One of South Korea’s best-known actresses, Ok So-ri, has been given a suspended prison sentence of eight months for adultery.

South Korea is one of the few remaining non-Muslim countries where adultery remains a criminal offense.

A person found guilty of adultery can be jailed for up to two years. More than 1,000 people are charged each year, although, as in this case, very few are actually sent to jail.

The law has been challenged four times, but the country’s top judges have always ruled that adultery is damaging to social order, and the offense should therefore remain a crime.

Supporters of the law claim adultery undermines the social order, and say the law protects women’s rights in marriage.

Its opponents claim the law is often abused as a means of revenge or securing greater financial divorce settlements; and say in reality those who suffer under the law are most often women.

According to a survey carried out last year, nearly 68% of South Korean men and 12% of women confess to having sex outside marriage.

Source: BBC

This news was educational for me because I didn’t know that adultery was considered a crime in South Korea. The percentage of men who cheat in South Korea (68%) seems quite high compared to the US (25%). A person should not commit adultery, but making it a crime is too extreme. Criminalizing something is easy, the root of the problem should be attacked instead.

Further Reading:

Adultery (Wiki)


12 thoughts on “Adultery is a Crime

  1. Christianity in South Korea can be even more extreme than some right-wing evangelical groups in America. While living there, Jehovahs witnesses and their ilk would come by my apartment just about every week. The only other religion widely practiced is Buddhism, and its adherents are generally less vocal in political issues.

    1. JJ,

      haha I am glad you liked it 🙂

      – – –


      It sounds surprising given that most people have no religious preference (46%) and only 29% are Christian, but I can see how a small group of vocal people can exert some influence.

  2. Ahh the good old BBC, I hate MSNBC’s site so I usually get my news from the BBC, I read about this last week.

    Poor woman, the law seems very stupid and archaic and that seems like rather a high percentage for the guys.

    Are so many Korean men not satisfied in their marriage?

    1. Indeed, BBC has some solid and interesting articles.

      I don’t know why the rate of adultery of South Korean men is so high. Here are some statistics:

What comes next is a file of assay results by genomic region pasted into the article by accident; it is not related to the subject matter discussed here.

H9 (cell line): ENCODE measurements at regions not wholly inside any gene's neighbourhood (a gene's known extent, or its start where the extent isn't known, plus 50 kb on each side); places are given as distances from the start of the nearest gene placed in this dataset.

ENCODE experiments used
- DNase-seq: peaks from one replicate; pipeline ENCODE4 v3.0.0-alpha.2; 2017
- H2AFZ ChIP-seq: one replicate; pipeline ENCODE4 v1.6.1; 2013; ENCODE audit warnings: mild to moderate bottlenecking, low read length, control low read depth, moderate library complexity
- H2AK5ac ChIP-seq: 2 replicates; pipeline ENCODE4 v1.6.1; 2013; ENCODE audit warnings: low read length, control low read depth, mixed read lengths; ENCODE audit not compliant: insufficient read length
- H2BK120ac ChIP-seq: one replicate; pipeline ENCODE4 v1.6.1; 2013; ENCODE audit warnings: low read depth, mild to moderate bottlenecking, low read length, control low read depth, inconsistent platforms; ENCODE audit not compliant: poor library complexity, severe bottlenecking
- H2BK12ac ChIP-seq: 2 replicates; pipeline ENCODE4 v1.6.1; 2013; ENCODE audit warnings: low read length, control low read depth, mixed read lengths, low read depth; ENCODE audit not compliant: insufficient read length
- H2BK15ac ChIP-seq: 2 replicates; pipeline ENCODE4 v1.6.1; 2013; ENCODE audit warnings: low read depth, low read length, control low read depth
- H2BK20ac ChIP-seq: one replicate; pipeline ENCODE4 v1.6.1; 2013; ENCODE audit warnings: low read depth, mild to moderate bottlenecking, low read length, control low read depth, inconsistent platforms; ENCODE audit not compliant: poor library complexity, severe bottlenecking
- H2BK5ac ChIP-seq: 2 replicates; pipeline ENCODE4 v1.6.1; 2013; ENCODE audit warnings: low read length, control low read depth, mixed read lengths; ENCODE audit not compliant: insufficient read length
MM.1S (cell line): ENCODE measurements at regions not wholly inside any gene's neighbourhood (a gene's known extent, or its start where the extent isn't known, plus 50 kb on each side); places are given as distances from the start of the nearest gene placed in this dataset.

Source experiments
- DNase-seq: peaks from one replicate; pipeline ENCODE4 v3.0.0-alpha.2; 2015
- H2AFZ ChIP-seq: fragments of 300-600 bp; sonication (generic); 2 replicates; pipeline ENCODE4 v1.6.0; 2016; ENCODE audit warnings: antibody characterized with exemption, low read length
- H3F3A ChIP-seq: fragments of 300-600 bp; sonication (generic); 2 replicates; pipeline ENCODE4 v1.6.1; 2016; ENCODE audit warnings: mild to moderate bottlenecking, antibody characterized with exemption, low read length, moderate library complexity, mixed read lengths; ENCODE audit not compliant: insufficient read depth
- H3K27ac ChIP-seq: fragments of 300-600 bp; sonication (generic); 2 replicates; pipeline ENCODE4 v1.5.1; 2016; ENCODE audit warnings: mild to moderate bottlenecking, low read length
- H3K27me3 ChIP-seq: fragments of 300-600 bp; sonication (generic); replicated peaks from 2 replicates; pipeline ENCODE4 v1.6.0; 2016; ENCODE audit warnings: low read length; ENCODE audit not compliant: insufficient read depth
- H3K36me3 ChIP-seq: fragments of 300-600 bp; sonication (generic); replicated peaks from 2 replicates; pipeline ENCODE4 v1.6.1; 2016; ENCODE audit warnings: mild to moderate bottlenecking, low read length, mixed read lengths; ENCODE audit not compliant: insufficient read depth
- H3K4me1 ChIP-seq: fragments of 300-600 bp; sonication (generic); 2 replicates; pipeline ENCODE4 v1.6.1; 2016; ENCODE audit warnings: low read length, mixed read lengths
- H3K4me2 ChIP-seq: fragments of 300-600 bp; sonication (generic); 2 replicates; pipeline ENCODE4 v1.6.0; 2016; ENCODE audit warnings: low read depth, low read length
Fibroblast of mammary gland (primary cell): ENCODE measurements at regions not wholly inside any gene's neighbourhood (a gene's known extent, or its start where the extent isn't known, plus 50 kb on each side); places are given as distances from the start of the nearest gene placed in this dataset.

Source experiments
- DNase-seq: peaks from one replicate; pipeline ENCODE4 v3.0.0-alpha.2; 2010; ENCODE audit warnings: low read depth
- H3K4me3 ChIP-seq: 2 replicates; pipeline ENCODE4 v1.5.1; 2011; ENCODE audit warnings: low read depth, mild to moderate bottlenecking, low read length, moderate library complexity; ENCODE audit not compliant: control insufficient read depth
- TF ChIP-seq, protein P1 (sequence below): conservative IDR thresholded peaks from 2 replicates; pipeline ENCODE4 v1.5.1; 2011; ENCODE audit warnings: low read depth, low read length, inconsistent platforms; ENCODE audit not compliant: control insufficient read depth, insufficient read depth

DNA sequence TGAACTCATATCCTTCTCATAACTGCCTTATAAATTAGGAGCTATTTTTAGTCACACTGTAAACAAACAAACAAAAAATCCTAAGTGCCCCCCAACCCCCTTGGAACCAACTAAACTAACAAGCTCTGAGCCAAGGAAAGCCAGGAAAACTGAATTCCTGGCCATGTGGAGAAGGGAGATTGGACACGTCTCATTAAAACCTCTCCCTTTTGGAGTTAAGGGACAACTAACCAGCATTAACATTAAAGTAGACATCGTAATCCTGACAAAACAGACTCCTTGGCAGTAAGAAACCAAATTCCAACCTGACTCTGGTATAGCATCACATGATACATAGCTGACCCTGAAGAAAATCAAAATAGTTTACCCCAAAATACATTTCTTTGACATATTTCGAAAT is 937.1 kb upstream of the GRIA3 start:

– Average age of the first marriage is 31.1 for men and 28.1 for women
      – Fourteen out of 100 couples who married in 2005 were international couples
      – The largest group of South Koreans marrying foreign spouses has been men who marry Chinese, Vietnamese or Filipina women.
      – In recent times, about one third of South Korean men in rural areas married women from abroad
      Arranged marriage (Seon) is popular in South Korea.
      Remarriages are becoming more common in South Korea.
      – Still anchored in Confucian values of family and patriarchy, South Korea is fast becoming an open, modernized society with the world’s highest concentration of Internet broadband users, a pop culture that has recently been breaking taboos left and right, and living patterns increasingly focused on individual satisfaction.
      – As of 2004, 458 couples divorce each day, at an average age of 41.3 years for men and 37.9 years for women.

      Source: Wiki

  3. Yes it is true that making adultry will make you ended up in prison…
    Thank you for trying to understand the culture…but honestly…you can’t gain these knowledge or absolutly believe what these sites say about anythings…

    Making it right most of the times doesn’t make it right…

    If you have the time or the people around you, i’d rather have you ask some Korean friends you guys might have..

    And of all the major errors i’ve seen,
    I had to correct this at least…

    KOREA DOES NOT PRACTICE CHRISTIANITY As THE MAIN RELION. Nor it reflects as a guideline for the Korean culture. The things in Bible might come close or seem similar to the things you might see in your culture, but we do not follow christianity as our cultural, moral belief.

    And yes Korean culture started out to be male oriented…so there are still minor fixes to be made, but in everyday lives there are no sexual inequalities.

    Happyness of the marriage…and divorce rates are rising…but to me that’s not only the husbands’ voice rising, it’s the wives’ voices to find better lives for themselves, at least that’s what i’d like to believe.

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